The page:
ACKNOWLEDGEMENTS This work was supported in part by a grant from Consejo Nacional de Investigaciones Cientificas y Técnicas . The authors wish to thank Mr M . Bergamalli without whose generous help these studies would not have been possible and Tokyo Tanabe (Tokyo, Japan) for the supply of ursodeoxycholic acid . We are also grateful to biochemist A . Rojas and Mr F . Pedrouzo for their technical assistance and to Segunda Câtedra de Patologia, Facultad de Medicina, Universidad de Buenos Aires, for the use of the vivarium and to Dr J . Muse for his English revision .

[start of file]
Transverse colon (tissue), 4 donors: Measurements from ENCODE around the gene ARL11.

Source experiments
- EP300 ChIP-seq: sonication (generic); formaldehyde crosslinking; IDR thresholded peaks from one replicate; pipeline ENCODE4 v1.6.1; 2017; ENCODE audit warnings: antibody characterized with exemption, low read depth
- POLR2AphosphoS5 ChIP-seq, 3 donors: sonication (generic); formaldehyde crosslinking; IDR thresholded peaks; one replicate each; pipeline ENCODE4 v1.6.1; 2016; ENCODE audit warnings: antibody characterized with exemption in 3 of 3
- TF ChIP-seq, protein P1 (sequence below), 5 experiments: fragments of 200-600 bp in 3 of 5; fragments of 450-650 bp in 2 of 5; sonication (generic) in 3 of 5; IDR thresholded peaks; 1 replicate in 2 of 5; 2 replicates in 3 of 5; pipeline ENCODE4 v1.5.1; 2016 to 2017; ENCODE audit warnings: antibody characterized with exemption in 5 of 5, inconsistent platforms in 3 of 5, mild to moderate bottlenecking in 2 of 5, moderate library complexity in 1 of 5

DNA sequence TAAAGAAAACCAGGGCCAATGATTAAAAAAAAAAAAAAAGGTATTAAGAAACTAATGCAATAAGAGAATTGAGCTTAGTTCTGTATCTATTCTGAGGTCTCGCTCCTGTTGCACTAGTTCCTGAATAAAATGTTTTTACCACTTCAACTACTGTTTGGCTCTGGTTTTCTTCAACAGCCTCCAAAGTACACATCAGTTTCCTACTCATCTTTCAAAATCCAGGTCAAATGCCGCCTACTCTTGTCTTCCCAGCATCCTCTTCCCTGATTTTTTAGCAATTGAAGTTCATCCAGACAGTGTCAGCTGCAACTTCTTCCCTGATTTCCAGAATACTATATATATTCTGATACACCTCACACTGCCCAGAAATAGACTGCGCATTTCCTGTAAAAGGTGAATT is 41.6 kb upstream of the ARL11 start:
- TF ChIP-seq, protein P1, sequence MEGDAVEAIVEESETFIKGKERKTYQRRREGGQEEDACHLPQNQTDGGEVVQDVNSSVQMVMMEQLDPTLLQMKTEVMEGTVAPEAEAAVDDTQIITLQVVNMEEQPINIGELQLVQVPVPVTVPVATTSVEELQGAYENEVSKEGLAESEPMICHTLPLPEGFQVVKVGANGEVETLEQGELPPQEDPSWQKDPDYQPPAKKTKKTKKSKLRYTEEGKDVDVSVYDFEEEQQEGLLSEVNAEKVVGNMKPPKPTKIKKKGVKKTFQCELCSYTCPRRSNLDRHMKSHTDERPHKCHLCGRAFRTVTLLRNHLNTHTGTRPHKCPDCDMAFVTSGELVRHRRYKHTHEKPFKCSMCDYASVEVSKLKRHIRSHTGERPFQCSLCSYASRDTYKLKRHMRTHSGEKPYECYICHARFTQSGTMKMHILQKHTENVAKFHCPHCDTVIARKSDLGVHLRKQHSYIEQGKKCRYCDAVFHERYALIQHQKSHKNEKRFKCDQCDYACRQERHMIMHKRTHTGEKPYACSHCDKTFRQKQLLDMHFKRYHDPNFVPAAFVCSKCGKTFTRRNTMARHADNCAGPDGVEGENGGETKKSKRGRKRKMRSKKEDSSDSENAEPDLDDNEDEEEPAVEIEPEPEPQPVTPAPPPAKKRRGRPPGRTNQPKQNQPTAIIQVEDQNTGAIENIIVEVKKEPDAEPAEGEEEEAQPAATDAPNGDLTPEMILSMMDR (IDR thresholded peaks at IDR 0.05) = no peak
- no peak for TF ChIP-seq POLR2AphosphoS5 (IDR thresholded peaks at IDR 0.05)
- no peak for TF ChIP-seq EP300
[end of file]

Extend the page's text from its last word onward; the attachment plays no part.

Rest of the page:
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27 . Handelsman B, Bonorris G, Marks JW, Schoenfield LJ . Enrichment of bile with tauroursodeoxycholic acid and biliary cholesterol saturation in hamsters . Am J Physiol 1982 ; 243 : G424-7 . 28 . Bonorris G, Coyne MJ, Chung A, Schoenfield LJ . Mechanism of estrogen-induced saturated bile in the hamster . JLab Clin Med 1977 ; 90 : 963-70 . 29 . Bellentani S, Bosisio E, Pecorari M, et al. Effect of tauroursodeoxycholate feeding, with or without taurine supplementation on hepatic bile acids and cholesterol metabolism in the hamster. Pharmac Res Commun 1987 ; 19/5 : 327-39 . 30 . Higashi S, Setoguchi T, Katsuki T . Interconversion between chenodeoxycholic acid and ursodeoxycholic acid in anaerobic cultures of intestinal microorganisms and reduction of 7-ketolithocholic acid to both bile acids . Acta Hepatol Japan 1978 ; 19 : 803 (abst .) . In : Ikawa S, Kawasaki H, Kaibara N, eds . Advances in bile acid and bile alcohol research in Japan. Yonago, Japan : Tottori University, 1984 : 234 . 31 . Macdonald IA, Hutchinson DM, Forrest TP. Formation of urso- and ursodeoxycholic acids from primary bile acids by Clostridium absonum . J Lipid Res 1981 ; 22 : 458-66 . 32 . Macdonald IA, Bokkenheuser VW, Winter J, McLernon AM, Mosbach EH . Degradation of steroids in the human gut (Review) . J Lipid Res 1983 ; 24 : 675-700 . 33 . Fromm H, Carlson GL, Hofmann AF, Farivar S, Amin P. Metabolism in man of 7ketolithocholic : precursor of cheno- and ursodeoxycholic acids . Am J Physiol 1980 ; 239 : G 161-6 . 34 . Emerman S, Javitt NB . Metabolism of taurolithocholic acid in the hamster . J Biol Chern 1967 ; 242(4) :661-4 . 35 . Bergman F, van der Linder W, Sjövall J . Biliary bile acids and hepatic ultra-structure in hamsters fed gallstone-inducing and -dissolving diets . Acta Physiol Scand 1968 ; 74 : 480-91 . 36 . White BA, Fricke RJ, Hylemon PB . 7ß-Dehydroxylation of ursodeoxycholic acid by whole cells and cell extracts of the intestinal anaerobic bacterium Eubacterium species V.P.I . 12708 . JLipid Res 1982 ; 23 : 145-53 . 37 . Berry-Lortsch E, Sable-Amplis R . Qualitative and quantitative changes in biliary secretion induced by apple consumption in hamsters . Nutr Rep Int 1981 ; 23 : 505-16 . 38 . Yoon YB, Hagey LR, Hofmann AF, Gurantz D, Michelotti EL, Steinbach JH . Effect of side-chain shortening on the physiologic properties of bile acids : hepatic transport and effect on biliary secretion of 23-norursodeoxycholate in rodents . Gastroenterology 1986 ; 90 : 837-52 . 39 . Hofmann AF. Chemistry and enterohepatic circulation of bile acids . Hepatology 1984 ; 4 : 4S-14S . 40 . Kuipers F, Heslinga H, Havinga R, Vonk RL . Intestinal absorption of lithocholic acid sulfates in the rat: inhibitory effects of calcium . Am J Physiol 1986 ; 251 : G189-94 . 41 . Vessey DA . The biochemical basis for the conjugation of bile acids with either glycine or taurine . Biochem J 1978 ; 174 : 621-6 .